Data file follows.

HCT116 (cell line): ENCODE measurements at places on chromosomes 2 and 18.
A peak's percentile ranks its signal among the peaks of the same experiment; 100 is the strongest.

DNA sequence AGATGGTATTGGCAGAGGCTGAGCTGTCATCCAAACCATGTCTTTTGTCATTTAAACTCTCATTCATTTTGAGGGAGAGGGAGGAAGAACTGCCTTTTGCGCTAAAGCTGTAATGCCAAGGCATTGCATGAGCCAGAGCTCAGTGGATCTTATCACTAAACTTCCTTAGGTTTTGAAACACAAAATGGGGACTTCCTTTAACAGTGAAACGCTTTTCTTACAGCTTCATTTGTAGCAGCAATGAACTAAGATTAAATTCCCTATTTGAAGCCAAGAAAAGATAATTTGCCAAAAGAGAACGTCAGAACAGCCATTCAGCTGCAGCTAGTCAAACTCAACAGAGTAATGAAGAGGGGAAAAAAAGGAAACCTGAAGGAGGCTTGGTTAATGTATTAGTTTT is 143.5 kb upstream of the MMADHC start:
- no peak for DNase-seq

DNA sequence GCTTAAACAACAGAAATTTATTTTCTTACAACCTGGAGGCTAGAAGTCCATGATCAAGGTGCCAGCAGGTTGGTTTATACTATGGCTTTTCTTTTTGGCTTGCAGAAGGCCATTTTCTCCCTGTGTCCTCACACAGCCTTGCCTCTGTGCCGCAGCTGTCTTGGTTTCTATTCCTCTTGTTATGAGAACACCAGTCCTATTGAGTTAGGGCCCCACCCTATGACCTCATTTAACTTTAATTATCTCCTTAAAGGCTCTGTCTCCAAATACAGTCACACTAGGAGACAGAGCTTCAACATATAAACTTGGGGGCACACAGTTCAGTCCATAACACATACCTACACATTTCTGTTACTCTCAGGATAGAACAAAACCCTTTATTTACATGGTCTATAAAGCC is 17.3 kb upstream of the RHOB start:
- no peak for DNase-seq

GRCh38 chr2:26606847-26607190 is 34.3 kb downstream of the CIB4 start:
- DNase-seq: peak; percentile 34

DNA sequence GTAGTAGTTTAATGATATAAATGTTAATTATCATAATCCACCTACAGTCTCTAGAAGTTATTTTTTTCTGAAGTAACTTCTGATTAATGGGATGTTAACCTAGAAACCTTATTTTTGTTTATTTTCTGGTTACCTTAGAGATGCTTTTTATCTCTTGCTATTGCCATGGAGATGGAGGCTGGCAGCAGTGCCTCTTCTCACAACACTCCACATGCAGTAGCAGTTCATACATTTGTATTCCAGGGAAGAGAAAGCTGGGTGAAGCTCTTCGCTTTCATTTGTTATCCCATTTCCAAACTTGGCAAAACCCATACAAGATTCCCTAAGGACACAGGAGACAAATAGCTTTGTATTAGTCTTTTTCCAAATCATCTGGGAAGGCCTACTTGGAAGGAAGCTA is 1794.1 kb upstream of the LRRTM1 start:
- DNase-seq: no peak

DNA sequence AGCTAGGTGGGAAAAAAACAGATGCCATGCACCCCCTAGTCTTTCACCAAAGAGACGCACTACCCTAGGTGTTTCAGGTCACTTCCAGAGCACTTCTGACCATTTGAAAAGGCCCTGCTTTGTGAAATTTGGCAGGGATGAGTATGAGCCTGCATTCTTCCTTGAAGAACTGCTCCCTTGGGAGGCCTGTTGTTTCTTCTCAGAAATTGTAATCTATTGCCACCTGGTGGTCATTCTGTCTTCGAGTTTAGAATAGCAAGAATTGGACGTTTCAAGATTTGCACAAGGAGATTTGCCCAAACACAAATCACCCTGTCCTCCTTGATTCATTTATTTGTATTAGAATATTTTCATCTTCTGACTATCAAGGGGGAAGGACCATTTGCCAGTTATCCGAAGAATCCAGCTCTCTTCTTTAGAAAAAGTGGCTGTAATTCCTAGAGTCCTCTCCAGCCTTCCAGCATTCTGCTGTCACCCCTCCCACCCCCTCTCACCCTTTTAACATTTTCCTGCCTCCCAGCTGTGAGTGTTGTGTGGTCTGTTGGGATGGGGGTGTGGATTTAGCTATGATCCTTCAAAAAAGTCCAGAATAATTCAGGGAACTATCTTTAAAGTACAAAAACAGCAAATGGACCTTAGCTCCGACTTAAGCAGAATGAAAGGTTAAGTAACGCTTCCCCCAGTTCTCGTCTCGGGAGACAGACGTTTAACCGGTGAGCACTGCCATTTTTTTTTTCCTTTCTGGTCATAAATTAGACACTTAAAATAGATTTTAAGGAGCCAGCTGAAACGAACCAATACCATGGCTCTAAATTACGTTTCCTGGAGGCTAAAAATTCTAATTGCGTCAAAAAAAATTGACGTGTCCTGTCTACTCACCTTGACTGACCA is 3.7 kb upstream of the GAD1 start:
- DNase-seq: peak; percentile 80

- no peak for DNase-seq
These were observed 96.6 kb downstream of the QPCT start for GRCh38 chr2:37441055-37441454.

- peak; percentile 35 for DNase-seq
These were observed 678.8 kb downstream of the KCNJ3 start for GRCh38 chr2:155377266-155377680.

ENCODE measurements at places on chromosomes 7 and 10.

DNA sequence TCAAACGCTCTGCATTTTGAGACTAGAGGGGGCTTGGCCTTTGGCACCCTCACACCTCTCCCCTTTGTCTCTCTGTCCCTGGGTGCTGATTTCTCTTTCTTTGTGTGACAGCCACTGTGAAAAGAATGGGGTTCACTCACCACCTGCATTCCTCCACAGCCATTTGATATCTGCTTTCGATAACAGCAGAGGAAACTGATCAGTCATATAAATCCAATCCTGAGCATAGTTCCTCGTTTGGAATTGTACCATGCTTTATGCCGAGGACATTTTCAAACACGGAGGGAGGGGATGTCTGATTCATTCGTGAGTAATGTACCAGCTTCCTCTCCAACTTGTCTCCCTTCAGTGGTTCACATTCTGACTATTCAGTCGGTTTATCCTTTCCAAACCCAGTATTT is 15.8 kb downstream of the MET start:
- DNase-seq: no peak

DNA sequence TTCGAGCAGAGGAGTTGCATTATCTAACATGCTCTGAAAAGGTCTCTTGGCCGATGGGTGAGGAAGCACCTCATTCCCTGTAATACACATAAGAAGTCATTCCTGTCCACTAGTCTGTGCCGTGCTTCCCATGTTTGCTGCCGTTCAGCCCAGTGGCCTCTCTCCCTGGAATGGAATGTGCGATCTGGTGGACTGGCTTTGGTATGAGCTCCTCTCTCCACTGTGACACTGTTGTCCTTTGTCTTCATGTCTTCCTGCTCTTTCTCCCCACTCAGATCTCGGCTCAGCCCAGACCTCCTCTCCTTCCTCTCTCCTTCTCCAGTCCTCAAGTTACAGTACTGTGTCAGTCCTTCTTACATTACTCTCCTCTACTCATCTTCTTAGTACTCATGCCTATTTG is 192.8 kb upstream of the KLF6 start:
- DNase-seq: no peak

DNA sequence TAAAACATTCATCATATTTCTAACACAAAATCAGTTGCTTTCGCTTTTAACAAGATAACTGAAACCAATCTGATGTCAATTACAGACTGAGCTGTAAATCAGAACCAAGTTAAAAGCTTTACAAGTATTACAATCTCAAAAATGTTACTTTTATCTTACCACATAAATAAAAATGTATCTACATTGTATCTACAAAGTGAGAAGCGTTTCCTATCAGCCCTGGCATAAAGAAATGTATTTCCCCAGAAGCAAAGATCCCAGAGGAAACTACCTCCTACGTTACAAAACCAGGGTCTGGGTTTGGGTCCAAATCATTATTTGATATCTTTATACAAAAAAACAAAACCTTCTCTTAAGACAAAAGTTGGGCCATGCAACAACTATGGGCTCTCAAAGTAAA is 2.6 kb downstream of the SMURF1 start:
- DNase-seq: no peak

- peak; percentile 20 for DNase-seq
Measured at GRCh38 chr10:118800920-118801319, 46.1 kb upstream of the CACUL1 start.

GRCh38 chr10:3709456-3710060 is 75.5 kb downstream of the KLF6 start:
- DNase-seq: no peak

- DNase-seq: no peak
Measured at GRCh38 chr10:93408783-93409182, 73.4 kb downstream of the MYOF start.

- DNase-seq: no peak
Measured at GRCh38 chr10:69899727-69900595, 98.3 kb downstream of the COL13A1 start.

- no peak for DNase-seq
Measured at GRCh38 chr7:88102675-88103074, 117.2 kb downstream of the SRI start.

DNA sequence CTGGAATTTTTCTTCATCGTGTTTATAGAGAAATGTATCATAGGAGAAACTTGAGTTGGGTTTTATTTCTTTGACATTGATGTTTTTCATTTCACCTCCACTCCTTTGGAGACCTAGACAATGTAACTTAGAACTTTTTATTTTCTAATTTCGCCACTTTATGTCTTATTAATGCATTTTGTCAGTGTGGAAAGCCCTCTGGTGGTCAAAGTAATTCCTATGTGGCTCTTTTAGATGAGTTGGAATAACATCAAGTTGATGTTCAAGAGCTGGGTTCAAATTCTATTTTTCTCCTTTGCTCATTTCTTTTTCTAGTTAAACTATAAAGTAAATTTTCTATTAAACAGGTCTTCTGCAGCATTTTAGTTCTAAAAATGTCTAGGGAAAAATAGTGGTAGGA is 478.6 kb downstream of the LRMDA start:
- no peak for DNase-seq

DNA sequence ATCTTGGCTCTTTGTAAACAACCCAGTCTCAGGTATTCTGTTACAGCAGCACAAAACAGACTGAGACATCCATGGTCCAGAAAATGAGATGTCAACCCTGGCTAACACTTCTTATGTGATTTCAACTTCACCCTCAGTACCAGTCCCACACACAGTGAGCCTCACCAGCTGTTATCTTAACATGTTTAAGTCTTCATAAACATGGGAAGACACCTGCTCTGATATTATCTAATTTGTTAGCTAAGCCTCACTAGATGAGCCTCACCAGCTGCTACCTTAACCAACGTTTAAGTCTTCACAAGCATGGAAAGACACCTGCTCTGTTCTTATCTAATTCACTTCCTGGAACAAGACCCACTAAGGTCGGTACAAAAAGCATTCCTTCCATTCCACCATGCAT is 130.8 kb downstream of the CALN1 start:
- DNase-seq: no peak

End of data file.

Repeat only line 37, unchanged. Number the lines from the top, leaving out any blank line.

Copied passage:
- DNase-seq: no peak